How Pop Came to Be

Pop was born out of a labor of love, a need to complete my master’s thesis, a desire to write something that I wanted to read, a wish to surprise, a fulfillment of a dream, and a challenge to publish my stories about Pop into a book.

Growing up as a child, I was fortunate to have positive male figures and role models in my life. My father was the primary role model. He was a hard-working and proud man who was dedicated to his family and his principles.  He didn’t have an easy life growing up so he tried making up for that by raising a family the best way he knew how. Sometimes his methodology wasn’t always popular, effective, or well appreciated, but he never let adversity or what people thought about him deter him from doing what he thought was right.

He didn’t always understand the world around him–especially in his later years, but he didn’t let that stop him from carving out a piece of it and molding it to fit his view of it. When he saw what he believed was injustice, he worked to eliminate it. When he felt challenged, he met the challenges head-on. Sometimes his way of doing things was often unorthodox and sometimes weird, but he did what he thought was right.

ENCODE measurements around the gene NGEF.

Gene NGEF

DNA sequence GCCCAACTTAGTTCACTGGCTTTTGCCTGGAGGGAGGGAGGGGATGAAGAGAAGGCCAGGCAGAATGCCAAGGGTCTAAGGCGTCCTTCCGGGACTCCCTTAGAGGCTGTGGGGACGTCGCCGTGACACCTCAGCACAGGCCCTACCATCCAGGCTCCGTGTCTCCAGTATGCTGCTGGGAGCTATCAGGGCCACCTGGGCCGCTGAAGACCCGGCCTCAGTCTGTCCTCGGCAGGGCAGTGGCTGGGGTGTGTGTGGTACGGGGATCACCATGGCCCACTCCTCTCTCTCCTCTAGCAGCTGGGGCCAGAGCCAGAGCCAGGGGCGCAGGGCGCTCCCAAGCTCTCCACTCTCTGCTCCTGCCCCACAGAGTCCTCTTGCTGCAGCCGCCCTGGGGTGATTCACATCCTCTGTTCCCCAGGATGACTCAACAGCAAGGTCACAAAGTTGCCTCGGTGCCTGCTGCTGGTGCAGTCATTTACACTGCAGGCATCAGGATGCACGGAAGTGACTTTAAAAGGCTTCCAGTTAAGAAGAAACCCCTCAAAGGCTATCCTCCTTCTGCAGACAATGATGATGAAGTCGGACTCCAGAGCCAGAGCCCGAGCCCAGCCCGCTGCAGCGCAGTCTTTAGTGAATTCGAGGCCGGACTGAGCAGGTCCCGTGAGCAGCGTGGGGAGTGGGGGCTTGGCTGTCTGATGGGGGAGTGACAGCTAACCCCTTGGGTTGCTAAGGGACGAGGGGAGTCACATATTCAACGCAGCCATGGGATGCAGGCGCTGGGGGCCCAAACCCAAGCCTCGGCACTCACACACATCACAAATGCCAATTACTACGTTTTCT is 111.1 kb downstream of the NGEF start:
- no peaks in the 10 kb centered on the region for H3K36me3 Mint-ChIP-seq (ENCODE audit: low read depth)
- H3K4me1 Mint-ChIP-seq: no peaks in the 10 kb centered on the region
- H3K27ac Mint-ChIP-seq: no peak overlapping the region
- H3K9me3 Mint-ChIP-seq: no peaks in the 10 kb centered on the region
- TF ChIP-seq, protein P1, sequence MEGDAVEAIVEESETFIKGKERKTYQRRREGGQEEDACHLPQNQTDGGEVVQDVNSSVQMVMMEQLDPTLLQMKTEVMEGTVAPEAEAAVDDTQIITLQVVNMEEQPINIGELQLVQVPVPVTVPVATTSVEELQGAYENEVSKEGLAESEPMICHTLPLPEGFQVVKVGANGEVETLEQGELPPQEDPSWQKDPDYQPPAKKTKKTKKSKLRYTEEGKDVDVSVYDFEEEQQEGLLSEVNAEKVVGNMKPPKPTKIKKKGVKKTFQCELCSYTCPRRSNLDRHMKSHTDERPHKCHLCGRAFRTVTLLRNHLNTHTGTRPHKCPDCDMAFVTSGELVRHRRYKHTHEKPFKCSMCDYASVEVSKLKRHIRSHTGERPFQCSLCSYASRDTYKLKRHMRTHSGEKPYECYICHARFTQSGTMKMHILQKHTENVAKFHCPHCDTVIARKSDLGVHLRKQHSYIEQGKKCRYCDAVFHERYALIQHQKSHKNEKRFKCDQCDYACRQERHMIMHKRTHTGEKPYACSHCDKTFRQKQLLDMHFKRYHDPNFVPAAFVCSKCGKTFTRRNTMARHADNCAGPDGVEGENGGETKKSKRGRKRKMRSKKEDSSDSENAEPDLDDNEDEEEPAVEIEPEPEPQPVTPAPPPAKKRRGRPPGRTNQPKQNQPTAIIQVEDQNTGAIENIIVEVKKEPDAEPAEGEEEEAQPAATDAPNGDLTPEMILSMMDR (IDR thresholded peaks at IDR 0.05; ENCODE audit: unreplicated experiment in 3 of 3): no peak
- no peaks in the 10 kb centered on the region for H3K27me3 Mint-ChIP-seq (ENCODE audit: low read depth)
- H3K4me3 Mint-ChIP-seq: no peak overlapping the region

My father and I never had my view of the ideal father-son relationship, but as I grew older and became a father myself, I learned to see things as he had. Having never grown up in a home environment where outward expressions of love were displayed, he never knew how to display his love for his family other than through his various jobs, gifts he would give us, trips he took us on, or the mere fact that he never walked out on his family like his father had. I never fully appreciated the fact that he did indeed love us until I was older.

So when I started writing my father-and-son stories, I based Pop on my father. But Pop is more than my father. He is also my father-in-law and the fathers of friends, partially the persona of a boss who mentored me, as well as other father figures through the years. Pop is also part me.

Pop is basically the literary manifestation of every dedicated father who has ever lived. Pop is, as the subtitle of my first book says, “an average guy.”